Don't underestimate the fact that Dodge, the manufacturer that is leaving the sport after this season, would love to go out on top and will be funneling every possible resource into Keselowski's championship charge. Not that the other manufacturers won't do the same for their guys, but Dodge may pour more energy and effort and dollars into it than all the rest.

The Possible Contenders

Biffle heads up this second group. He has two wins this season and has been at or near the top in points virtually all season. He can't be dismissed lightly and also seems to be building momentum at precisely the right time.

The others who could rise up? Well, Dale Earnhardt Jr. needs to prove he can win at a track other than Michigan, and more than once every Presidential election, but he's been remarkably consistent all year. He also seems more calm and confident than at any other point recently in his career, which should serve him well in the Chase.

Yet the guys who really could surprise and make some noise are the two wild-card entries, especially if they end up being Kahne and either Kyle Busch or Jeff Gordon -- the combination that seems most likely (with Stewart getting in on points). Kahne has had fast cars all year long and finally seems comfortable in his Hendrick Motorsports ride. Busch and Gordon have both endured more than their share of bad luck this season, but have the potential to muster up a Stewart-like Chase run if they can just get in the hunt.

Follow your favorite driver's chance of winning this week's race and making the Chase.

Click here So it wouldn't be a total shock if any of these guys made a strong Chase run. But it would be at least mildly surprising if any of them actually pulled off winning the championship.

The Darkhorses

This group includes Kevin Harvick, Martin Truex Jr., Clint Bowyer and Matt Kenseth. Given the rest of the stout field, it would be somewhat of a shocker if any of these guys actually won the championship under their unique circumstances.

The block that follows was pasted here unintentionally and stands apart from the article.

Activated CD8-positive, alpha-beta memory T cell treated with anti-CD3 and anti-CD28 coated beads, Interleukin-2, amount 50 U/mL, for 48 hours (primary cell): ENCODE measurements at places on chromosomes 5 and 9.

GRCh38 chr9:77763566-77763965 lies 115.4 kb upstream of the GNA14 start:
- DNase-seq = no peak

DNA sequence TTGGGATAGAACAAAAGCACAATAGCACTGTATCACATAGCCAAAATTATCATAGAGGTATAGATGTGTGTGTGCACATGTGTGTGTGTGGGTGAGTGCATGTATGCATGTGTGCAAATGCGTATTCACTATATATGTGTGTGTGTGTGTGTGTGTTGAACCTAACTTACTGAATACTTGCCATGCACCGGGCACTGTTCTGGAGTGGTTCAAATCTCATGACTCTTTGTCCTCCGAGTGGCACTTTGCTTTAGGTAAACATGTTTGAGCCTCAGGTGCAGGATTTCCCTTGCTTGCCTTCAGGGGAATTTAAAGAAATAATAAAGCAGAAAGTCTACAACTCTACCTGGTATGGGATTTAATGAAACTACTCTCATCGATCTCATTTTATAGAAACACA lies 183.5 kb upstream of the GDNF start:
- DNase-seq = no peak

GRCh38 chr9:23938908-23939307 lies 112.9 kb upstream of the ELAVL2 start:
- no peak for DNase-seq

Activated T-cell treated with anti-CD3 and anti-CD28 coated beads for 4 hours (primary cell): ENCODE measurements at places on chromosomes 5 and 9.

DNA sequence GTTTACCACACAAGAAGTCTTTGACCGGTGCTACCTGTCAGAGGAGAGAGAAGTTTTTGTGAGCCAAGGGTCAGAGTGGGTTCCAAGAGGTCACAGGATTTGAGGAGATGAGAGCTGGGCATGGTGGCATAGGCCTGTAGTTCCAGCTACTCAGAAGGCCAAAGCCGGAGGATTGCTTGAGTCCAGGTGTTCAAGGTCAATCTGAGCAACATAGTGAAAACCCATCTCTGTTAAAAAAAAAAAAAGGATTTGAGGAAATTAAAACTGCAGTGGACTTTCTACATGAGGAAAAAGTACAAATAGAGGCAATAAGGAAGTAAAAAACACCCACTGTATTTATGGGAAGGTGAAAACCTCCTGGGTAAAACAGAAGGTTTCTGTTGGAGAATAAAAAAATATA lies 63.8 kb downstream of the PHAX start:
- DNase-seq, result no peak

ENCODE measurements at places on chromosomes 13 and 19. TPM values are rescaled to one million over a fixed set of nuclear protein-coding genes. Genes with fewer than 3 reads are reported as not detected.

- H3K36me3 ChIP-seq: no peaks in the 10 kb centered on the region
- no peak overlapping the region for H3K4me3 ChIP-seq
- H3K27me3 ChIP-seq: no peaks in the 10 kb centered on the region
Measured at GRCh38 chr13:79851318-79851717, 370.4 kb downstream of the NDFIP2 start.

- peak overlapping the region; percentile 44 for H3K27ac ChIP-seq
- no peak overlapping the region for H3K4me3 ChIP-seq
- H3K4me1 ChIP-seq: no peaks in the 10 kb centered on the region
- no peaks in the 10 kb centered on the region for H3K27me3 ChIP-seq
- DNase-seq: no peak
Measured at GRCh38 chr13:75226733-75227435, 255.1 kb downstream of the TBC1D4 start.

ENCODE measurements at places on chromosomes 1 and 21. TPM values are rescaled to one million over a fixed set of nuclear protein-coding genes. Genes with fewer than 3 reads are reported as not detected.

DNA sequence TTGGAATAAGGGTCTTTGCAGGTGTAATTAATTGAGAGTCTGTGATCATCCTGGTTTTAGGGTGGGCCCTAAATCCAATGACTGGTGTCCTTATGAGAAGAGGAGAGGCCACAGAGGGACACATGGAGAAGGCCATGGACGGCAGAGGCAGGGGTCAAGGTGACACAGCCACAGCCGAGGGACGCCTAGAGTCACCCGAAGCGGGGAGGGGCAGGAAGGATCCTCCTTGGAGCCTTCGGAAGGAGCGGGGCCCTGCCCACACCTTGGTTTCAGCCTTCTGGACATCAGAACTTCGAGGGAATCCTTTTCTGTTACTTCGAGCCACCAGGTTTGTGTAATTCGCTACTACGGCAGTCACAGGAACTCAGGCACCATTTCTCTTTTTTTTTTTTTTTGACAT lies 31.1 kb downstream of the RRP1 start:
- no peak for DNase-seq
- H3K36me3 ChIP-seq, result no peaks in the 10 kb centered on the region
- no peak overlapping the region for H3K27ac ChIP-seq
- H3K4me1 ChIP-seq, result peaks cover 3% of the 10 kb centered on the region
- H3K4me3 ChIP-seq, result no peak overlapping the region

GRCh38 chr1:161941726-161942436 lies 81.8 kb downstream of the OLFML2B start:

Harvick, still seeking his first win of the season, recently changed crew chiefs -- going back with Gil Martin, the guy who got him to the Chase a year ago but then was removed from the position when Harvick's title hopes fizzled over the final 10 races. It might be the right move (Martin is a solid crew chief who never should have been removed in the first place), but it smacks of Hail Mary-like desperation at this late stage of the season.

Truex and Bowyer already have overachieved in their first season together at Michael Waltrip Racing. Bowyer, who has one win, also has experience at contending in the Chase and is the best bet to beat the odds to rise up and challenge for the title. He admitted the other day that he's in a good spot and feels relaxed, like he's playing with house money because his team already has exceeded expectations. Truex should have won at Atlanta and at this point it truly does seem to merely be a matter of time before he gets to Victory Lane. But with only one win in his Cup career to date -- one that came in 2007 -- it seems a stretch to think he's suddenly going to rise up and run with the top dogs in the Chase pressure cooker.

That leaves Kenseth, who won the season-opening Daytona 500 and has remained consistent enough to rank third in the points heading into Richmond. But he's already announced he's leaving Roush Fenway Racing at the end of the season (it finally becomes official that he's headed to Joe Gibbs Racing this Tuesday). He's in a lame-duck situation that's bound to only get stranger as this Chase progresses. There's little doubt that RFR will be trying to push Biffle, who will remain with the organization following this season, a little harder toward to the title than the guy who's already got one foot out the door on his way to a major competitor who fields cars from a rival manufacturer.